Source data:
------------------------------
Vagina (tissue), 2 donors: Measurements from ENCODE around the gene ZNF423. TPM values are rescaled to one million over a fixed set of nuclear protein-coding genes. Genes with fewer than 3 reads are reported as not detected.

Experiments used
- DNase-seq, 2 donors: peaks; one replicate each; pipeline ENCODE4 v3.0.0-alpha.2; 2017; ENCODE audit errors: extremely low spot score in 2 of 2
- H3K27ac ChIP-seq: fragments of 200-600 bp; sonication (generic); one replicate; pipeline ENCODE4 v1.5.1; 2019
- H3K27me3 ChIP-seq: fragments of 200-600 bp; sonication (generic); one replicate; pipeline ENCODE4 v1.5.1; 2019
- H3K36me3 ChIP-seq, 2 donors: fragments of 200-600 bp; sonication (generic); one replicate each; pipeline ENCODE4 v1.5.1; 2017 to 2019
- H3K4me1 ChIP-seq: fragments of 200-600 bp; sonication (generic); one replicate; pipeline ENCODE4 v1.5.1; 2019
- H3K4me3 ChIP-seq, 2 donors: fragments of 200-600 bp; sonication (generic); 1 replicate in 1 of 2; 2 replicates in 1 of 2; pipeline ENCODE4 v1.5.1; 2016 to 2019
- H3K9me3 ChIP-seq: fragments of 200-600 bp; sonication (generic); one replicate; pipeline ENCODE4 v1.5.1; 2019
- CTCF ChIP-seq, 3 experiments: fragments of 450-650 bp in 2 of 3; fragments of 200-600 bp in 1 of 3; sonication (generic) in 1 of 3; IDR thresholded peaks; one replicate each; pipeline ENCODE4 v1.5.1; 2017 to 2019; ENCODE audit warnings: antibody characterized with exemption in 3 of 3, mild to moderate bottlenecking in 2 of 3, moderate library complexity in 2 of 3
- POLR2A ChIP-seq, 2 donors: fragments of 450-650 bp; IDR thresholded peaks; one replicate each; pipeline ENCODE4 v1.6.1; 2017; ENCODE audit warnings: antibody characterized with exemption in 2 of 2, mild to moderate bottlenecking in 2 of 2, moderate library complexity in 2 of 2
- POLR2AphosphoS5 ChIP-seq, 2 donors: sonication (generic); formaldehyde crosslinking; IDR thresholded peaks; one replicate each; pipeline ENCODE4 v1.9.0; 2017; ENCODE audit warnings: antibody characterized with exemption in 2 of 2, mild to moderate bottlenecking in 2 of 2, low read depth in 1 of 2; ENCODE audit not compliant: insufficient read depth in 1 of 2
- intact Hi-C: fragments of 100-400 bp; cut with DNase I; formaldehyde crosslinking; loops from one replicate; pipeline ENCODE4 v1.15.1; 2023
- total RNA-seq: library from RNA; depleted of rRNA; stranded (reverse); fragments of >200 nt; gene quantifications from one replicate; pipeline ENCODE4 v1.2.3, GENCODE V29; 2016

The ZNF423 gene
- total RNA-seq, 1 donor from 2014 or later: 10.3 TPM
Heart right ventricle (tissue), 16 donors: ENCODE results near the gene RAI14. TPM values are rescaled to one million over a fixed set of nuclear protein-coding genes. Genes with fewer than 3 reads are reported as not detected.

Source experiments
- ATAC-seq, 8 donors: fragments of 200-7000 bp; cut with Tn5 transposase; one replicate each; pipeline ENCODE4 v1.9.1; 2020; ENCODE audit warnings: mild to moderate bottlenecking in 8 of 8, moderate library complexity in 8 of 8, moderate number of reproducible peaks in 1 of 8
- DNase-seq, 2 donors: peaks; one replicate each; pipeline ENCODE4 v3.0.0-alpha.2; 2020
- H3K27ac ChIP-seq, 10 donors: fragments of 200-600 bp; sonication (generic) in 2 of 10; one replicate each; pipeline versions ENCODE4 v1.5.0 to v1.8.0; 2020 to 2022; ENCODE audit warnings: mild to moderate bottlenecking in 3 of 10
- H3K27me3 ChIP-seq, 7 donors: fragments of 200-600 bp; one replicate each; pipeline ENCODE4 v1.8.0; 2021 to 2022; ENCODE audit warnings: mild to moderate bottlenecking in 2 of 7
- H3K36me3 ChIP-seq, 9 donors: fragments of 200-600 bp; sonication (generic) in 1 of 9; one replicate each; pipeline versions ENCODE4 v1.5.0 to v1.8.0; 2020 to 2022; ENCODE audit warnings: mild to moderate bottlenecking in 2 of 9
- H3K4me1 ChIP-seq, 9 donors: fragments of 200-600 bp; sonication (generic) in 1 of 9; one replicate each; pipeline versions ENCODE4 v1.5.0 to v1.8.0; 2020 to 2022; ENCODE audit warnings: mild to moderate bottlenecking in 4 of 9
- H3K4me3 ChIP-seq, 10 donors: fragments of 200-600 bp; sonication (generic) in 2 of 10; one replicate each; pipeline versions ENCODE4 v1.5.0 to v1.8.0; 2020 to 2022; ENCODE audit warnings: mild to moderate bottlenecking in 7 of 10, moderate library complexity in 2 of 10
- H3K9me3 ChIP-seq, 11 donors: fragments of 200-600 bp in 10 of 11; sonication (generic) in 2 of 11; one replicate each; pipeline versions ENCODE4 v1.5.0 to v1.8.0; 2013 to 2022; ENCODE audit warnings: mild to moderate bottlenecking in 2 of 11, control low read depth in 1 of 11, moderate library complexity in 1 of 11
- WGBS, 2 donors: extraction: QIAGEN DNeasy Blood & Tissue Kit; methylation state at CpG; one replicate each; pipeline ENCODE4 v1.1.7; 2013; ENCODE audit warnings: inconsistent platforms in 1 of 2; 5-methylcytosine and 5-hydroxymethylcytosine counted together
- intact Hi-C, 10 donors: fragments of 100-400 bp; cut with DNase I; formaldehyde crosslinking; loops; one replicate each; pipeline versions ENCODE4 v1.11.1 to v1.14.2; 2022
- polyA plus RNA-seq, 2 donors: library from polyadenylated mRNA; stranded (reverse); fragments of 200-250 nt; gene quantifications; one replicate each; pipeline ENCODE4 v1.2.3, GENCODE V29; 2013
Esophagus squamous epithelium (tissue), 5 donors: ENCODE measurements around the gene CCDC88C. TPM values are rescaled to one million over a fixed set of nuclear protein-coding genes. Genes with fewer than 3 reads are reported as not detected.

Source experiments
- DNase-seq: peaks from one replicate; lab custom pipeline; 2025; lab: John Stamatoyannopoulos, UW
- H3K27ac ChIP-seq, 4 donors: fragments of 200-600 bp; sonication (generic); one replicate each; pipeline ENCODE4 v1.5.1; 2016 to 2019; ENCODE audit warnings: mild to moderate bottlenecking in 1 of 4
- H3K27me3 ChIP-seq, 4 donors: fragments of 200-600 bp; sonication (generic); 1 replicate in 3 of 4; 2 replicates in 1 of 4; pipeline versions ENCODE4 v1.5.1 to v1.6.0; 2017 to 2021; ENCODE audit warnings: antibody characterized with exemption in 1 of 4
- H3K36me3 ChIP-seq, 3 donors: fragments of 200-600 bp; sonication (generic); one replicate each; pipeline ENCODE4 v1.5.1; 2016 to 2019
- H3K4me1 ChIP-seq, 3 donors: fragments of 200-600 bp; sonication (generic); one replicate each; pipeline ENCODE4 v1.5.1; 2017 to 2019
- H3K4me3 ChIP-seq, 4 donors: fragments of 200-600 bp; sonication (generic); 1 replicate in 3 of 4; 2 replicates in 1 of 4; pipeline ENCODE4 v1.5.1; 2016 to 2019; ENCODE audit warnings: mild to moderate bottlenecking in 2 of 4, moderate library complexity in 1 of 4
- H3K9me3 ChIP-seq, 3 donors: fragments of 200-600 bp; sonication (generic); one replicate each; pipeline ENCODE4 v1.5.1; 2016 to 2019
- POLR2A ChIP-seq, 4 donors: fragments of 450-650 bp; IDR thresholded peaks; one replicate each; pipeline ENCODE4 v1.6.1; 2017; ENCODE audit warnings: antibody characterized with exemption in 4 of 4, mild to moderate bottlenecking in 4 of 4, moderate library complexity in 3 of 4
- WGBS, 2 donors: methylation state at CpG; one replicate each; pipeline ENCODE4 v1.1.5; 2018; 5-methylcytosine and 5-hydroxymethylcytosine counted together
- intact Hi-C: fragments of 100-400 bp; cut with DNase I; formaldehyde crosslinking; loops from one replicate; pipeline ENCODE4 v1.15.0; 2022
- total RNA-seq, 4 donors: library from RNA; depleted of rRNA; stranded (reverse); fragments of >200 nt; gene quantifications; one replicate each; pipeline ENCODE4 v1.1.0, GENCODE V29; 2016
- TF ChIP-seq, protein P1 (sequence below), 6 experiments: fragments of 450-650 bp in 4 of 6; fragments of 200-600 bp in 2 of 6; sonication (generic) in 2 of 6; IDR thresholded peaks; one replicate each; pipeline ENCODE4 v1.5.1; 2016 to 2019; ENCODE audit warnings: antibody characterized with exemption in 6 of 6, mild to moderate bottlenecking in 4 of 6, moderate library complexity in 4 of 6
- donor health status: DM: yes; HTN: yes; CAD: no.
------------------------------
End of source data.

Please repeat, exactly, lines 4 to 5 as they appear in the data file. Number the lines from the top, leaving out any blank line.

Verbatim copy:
- H3K27ac ChIP-seq: fragments of 200-600 bp; sonication (generic); one replicate; pipeline ENCODE4 v1.5.1; 2019
- H3K27me3 ChIP-seq: fragments of 200-600 bp; sonication (generic); one replicate; pipeline ENCODE4 v1.5.1; 2019